Celibacy, pending a change in life circumstance, is the answer that some folks would suggest. For them, the woman who fails find anyone to marry who wants to marry her, like the gay man who can’t find anyone of the opposite sex he wants to marry, is called to struggle and abstain. If one believes that all extramarital sex is contrary to the will of an infallible Supreme Being, that makes sense. I take it that Witt believes otherwise, as do I. “Back in New York, I was single, but only very rarely would more than a few weeks pass without some kind of sexual encounter,” she writes. Without saying anything in favor or against her approach, the details of which are sparse, I’d add that my least favorite thing about Christian sexual ethics, which offer some valuable insights even to secular and deist observers who grapple with the relevant tenets, is the way that it consigns people unable to get themselves in a traditional marriage to a life without sex. They are expected to forgo a most powerful, innate desire, and all opportunities to connect intimately and profoundly with other humans, not because no one will consent to joyfully be with them, but because society purportedly functions best if its norms needn’t accommodate certain kinds of individuals as sexual beings, except as examples of what is sinful and aberrant. That fate strikes me as more lonely than the pornography or hookup culture Witt describes, and consigning people to it has never seemed very Christ-like to me.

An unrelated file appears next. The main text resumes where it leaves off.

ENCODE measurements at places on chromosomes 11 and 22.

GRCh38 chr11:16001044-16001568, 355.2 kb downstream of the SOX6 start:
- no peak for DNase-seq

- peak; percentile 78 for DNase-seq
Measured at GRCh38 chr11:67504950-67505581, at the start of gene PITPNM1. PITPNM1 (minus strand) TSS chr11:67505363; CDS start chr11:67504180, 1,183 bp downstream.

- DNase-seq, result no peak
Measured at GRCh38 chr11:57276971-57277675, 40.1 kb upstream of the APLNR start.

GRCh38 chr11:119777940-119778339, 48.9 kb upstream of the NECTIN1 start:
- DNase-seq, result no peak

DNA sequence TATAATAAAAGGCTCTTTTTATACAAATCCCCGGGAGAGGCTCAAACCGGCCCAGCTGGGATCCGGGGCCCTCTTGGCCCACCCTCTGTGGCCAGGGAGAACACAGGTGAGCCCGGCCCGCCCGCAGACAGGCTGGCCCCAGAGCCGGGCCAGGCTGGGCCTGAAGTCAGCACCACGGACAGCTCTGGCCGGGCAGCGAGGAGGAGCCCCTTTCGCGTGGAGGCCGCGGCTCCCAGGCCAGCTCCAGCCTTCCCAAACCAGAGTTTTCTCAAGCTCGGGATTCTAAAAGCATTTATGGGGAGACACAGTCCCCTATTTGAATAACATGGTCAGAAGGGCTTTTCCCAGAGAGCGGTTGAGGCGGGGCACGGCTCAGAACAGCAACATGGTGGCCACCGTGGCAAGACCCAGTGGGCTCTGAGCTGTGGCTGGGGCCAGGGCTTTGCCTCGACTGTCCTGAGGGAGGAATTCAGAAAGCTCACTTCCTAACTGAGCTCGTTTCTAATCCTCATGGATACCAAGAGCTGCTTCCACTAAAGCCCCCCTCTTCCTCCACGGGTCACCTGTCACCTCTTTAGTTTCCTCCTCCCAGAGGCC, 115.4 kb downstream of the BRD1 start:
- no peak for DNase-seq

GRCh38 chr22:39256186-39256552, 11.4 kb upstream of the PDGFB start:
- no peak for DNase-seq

I mean, look, if Witt hired me as her lifestyle guru (which would, I think we can all agree, be a terrible idea), I wouldn’t say “First, you must never under any circumstances have sex ever again until your wedding night.”
I think that Conor’s point is important, and Christians have to grapple with it. We might argue that this isn’t exactly what we’re saying, but it’s what a lot of people hear.
That said, a couple points.
First of all, obviously, I think it’s not crazy to think that at least one reason why chastity is so hard these days is because society is so sex-drenched. (And saying so does not mean that chastity wasn’t hard in previous eras, as the history of the Church—its saints as well as its villains—plainly attests.)